Thinking Critically about Society (an informal seminar series)
Added to the calendar on Tuesday Feb 5th, 2013 2:44 PM
This series of seminar sessions has been put together to encourage the exchange of ideas, experiences, and knowledge surrounding a particular topic or theme. We want to create a place where people can meet with other people from Monterey Bay communities to talk about current events and discuss new philosophies and ways of thinking critically about society. Though these seminars have been designed for non-students, and for those of us who have had little or no college experience, everyone is invited to participate. We believe that everyone can have something to offer to the seminars as we move through current debates in politics and different political and social theories.
Session 1: What is Anarchism? Tuesday April 2nd - 6:30pm-8pm
Session 2: Thinking about National Identity. Monday April 8th - 6:30pm-8pm
Session 3: Understanding Marxism. Wednesday April 17th - 6:30pm-8pm
Session 4: What is Gender? Sunday April 21st - 6:30pm-8pm
Session 1: What is Anarchism?
Date & Time: Tuesday, 2 April 2013 – 6:30pm-8pm (at Old Capitol Books)
What do people mean when they say “Anarchism”? Between the international Occupy movement, and questions surrounding capitalism, Anarchism has been a topic that has been much in the media of 2012. This seminar will introduce you to the philosophies of Anarchism through key readings, and then use these philosophies to discuss current events. The purpose of these seminars is not an attempt to “convert” anyone to a particular way of thinking, but to provide them with a wider range of experiences that may help them to see the world in a different way.
We suggest that you read a few of the articles below, which have been some of the most influential on the subject, but you can read as many or as few as you'd like. Copies of all the articles below can be found on our webpage, or by visiting Old Capitol Books, 559 Tyler Street, Monterey.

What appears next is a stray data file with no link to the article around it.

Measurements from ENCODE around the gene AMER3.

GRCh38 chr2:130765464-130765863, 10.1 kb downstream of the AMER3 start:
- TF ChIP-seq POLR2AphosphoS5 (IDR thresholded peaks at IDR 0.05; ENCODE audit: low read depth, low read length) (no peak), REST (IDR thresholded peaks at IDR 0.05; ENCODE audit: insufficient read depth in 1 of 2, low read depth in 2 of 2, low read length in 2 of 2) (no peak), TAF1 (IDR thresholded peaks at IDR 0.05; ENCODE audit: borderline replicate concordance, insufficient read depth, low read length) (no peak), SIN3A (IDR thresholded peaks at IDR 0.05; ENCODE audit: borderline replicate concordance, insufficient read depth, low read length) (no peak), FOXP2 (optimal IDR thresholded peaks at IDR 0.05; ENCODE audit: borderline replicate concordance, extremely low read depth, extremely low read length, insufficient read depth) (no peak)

Suggested reading for the session:
1.) Howard Zinn – “Anarchism”.
2.) Emma Goldman - “Anarchism: what it really stands for”
3.) Noam Chomsky - “On Anarchism”
4.) Encyclopedia Brtiannica, 1905 - “Anarchism”.
5.) L. Susan Brown – “Does Work Really Work?”, Kick it Over, #35.
After you get a chance to do some of the background reading listed above, we'd ask you to start reading your local papers, and thinking about how the ideas of anarchism might relate to current events. Some questions to think about might be: How are power and systems of oppression relevant in this story or article?; How are religious and ethnic minorities represented in this article? And how does this relate to power and government?; How does this article talk about the police or prisons?; How are prisons used to oppress one group more than another?; How does power and hierarchy operate in our local community?; or How can we thinking about the causes of homelessness? These are just suggestions, and we encourage you to bring your own questions and ideas to the seminars.